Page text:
I came to Abuja with a big idea hoping we would get it right, believing the health services would get it right like we had in most countries. That was the reason I felt I should come back to Nigeria to work for a couple of years after my first master’s degree before going for the doctorate.
So I came home, went to Lagos and met with a doctor heading a particular ministry of health, he looked at my qualifications and wanted to employ me but there was no provision in the federal budget. I spent about four months in Nigeria and my employers in the United States were already calling to find out if I would be returning to them. Even though there were no communication facilities like what we have now, the post office was efficient and I kept writing them and I eventually went back. I was involved in about three jobs and I worked at the Department of Public Welfare (DPW) in Western region office, Pennsylvania then the Department of Health where I was in charge of sickle cell anemia programme. The DPW was concerned with reintegrating people living with disability into the community. It was an interesting exposure considering the fact that disabled people are not cared for here in this country.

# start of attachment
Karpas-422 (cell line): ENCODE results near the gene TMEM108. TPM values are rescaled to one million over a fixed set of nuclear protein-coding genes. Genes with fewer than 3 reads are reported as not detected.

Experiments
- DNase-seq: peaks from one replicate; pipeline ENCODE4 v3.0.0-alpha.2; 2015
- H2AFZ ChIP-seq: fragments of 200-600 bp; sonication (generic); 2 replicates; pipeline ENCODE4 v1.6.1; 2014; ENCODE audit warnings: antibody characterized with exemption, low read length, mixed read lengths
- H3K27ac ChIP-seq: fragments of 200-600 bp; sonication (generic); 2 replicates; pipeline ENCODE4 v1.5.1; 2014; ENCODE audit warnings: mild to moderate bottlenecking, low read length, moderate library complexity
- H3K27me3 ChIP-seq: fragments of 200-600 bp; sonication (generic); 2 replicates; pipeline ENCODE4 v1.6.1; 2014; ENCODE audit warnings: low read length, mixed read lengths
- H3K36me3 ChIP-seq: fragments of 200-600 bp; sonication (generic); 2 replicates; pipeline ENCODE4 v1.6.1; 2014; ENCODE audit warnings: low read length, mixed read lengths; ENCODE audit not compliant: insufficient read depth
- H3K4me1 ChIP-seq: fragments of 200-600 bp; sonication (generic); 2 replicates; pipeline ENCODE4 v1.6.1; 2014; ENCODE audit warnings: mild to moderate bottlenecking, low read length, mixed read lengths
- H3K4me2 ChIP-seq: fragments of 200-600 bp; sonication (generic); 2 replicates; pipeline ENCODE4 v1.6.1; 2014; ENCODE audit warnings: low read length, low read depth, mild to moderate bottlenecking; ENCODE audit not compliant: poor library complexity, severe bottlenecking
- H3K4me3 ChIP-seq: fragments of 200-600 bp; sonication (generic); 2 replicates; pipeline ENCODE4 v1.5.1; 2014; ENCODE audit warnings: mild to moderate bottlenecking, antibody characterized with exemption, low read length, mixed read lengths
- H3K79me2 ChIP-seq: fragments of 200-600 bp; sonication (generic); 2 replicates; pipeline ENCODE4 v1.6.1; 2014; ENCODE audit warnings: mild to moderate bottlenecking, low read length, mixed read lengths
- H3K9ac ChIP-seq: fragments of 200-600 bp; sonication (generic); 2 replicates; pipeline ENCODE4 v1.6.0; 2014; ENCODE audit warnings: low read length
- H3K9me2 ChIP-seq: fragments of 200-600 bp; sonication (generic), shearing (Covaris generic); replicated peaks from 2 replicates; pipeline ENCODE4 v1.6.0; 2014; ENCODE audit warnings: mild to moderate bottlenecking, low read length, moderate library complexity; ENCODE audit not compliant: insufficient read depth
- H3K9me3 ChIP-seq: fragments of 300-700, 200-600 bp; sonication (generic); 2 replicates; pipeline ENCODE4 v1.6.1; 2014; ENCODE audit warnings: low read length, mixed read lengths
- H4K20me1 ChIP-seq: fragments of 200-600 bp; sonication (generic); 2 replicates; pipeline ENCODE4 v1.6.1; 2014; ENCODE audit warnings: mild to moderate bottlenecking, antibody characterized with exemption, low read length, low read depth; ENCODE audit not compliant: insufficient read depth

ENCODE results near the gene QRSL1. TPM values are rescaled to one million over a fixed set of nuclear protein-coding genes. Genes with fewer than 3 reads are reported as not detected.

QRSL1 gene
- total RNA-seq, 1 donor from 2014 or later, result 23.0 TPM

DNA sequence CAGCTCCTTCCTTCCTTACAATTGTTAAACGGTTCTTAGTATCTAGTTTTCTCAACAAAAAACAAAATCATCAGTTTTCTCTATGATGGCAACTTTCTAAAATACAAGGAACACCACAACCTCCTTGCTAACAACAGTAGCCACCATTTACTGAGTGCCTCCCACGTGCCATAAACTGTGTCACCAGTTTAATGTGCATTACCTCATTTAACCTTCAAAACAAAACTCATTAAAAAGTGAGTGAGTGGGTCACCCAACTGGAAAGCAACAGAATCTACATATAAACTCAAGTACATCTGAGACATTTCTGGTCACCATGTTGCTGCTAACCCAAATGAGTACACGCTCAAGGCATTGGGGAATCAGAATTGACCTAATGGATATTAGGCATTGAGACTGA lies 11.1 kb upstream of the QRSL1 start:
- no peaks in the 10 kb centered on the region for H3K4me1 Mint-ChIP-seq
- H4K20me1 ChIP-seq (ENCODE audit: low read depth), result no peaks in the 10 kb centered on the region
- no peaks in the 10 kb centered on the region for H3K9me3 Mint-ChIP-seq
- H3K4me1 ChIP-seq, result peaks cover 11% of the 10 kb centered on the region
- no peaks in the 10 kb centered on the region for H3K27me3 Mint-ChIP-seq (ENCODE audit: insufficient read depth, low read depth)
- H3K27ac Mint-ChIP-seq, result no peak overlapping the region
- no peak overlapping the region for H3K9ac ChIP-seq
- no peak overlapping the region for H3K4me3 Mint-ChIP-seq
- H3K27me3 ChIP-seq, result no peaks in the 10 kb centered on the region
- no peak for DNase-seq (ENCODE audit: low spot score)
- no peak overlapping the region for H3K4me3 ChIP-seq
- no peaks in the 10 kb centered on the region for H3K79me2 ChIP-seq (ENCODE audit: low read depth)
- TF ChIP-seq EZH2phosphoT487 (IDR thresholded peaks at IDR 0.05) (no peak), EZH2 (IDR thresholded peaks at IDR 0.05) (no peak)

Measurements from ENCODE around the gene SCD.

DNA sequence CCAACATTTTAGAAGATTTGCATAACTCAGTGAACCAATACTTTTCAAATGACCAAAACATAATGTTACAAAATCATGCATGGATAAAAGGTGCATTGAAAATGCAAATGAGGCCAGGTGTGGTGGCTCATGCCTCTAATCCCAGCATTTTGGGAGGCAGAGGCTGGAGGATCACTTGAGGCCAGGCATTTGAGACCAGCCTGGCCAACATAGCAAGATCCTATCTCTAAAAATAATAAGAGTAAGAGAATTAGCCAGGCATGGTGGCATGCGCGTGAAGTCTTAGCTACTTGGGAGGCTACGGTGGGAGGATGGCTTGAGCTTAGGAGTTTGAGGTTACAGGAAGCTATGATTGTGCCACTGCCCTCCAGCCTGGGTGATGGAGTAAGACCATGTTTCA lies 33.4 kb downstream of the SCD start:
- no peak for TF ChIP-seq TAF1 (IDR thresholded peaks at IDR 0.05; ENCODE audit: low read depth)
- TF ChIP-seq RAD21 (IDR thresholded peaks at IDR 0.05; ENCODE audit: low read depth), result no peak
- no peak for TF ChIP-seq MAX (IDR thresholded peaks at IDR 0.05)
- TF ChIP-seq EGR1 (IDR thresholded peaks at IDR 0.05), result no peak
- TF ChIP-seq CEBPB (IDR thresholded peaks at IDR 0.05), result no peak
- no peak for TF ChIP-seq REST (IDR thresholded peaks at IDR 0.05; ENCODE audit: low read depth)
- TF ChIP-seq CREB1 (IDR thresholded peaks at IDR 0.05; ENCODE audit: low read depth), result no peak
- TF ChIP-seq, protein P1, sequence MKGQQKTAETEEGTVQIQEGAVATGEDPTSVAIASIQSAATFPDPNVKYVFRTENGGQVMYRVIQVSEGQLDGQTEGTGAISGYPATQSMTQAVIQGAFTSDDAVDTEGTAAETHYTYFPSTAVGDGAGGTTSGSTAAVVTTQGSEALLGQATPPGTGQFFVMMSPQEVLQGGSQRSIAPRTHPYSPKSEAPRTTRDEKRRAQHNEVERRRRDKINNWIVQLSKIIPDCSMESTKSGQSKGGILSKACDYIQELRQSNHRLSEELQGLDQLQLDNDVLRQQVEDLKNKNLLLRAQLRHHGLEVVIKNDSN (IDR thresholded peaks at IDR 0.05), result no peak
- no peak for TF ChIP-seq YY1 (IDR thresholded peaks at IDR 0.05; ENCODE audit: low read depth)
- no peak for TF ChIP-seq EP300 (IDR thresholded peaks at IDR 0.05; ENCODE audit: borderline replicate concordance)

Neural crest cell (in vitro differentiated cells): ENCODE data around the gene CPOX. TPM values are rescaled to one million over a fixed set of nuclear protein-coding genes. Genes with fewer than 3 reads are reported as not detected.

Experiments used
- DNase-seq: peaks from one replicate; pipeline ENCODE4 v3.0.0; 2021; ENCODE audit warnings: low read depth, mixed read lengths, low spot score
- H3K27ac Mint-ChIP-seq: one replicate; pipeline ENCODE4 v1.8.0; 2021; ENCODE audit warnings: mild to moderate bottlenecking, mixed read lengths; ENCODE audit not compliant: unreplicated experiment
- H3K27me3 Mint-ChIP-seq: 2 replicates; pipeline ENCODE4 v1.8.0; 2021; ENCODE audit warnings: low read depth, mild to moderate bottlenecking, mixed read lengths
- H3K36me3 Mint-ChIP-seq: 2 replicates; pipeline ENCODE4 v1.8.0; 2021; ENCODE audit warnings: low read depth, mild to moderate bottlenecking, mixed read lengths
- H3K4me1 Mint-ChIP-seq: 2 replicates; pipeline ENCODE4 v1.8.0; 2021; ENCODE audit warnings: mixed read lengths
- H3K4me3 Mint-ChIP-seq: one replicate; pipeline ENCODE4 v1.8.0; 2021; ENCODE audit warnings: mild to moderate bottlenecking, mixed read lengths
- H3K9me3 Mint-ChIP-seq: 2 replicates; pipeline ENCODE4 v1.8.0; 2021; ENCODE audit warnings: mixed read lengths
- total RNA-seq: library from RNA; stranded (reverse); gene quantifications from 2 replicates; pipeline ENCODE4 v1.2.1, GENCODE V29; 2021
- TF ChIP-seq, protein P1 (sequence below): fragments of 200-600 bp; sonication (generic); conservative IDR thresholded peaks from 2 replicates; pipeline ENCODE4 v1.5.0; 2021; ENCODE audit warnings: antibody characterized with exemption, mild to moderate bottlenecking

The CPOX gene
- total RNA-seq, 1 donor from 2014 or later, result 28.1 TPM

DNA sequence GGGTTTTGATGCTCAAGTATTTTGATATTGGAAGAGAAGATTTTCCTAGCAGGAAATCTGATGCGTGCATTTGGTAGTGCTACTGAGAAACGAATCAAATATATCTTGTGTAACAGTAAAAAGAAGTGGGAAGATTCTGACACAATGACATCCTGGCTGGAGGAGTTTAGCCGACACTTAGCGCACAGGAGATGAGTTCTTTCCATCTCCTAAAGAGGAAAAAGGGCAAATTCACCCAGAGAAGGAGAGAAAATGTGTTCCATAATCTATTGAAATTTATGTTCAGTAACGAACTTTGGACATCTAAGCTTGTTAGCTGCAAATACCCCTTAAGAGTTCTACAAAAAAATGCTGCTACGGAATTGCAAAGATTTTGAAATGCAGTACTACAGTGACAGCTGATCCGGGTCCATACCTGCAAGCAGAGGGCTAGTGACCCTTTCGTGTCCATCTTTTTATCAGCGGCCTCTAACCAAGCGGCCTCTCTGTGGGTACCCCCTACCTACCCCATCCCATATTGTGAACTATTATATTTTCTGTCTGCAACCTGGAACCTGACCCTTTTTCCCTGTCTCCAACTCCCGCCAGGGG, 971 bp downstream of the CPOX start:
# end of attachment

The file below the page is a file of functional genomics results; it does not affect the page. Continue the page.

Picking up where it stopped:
What presently occupies your day?
I have my own little company and we are into consultancy. Though in Nigeria one could be a contractor and a consultant. This is how I am able to survive.
Where were you in 1960 during the country’s independence?
I was a headmaster. By 1958 I had finished the grade 2 teachers training and was posted to head a school in Igboho. I was already teaching when the Queen of England came to Nigeria. In 1960, I had taken examination to attend Baptist College.
What was your experience during independence?
Everyone was happy. The 1959 election which ushered in independence had mistrust all over but because everyone wanted independence, nobody bothered to raise issues that much. We heard things like ‘ba ko daya’. There were only three regional political parties NCNC, AG, Northern People’s Congress. Independence was an interesting and exciting period for all there was no interference and movement was free, government was government and Nigerians were not looking for any public system to help them. It is only now that we have higher level of resources and population growth with value system falling apart and it is safe to say we are floating.
The larger population is getting poorer, so anything that is dangled in front of them, they jump at. Nigeria was a better place, fewer population, freedom of movement, greed was not conspicuous, there was fear of God and of course family values controlled the behaviours of people.
Did you have any expectations during independence?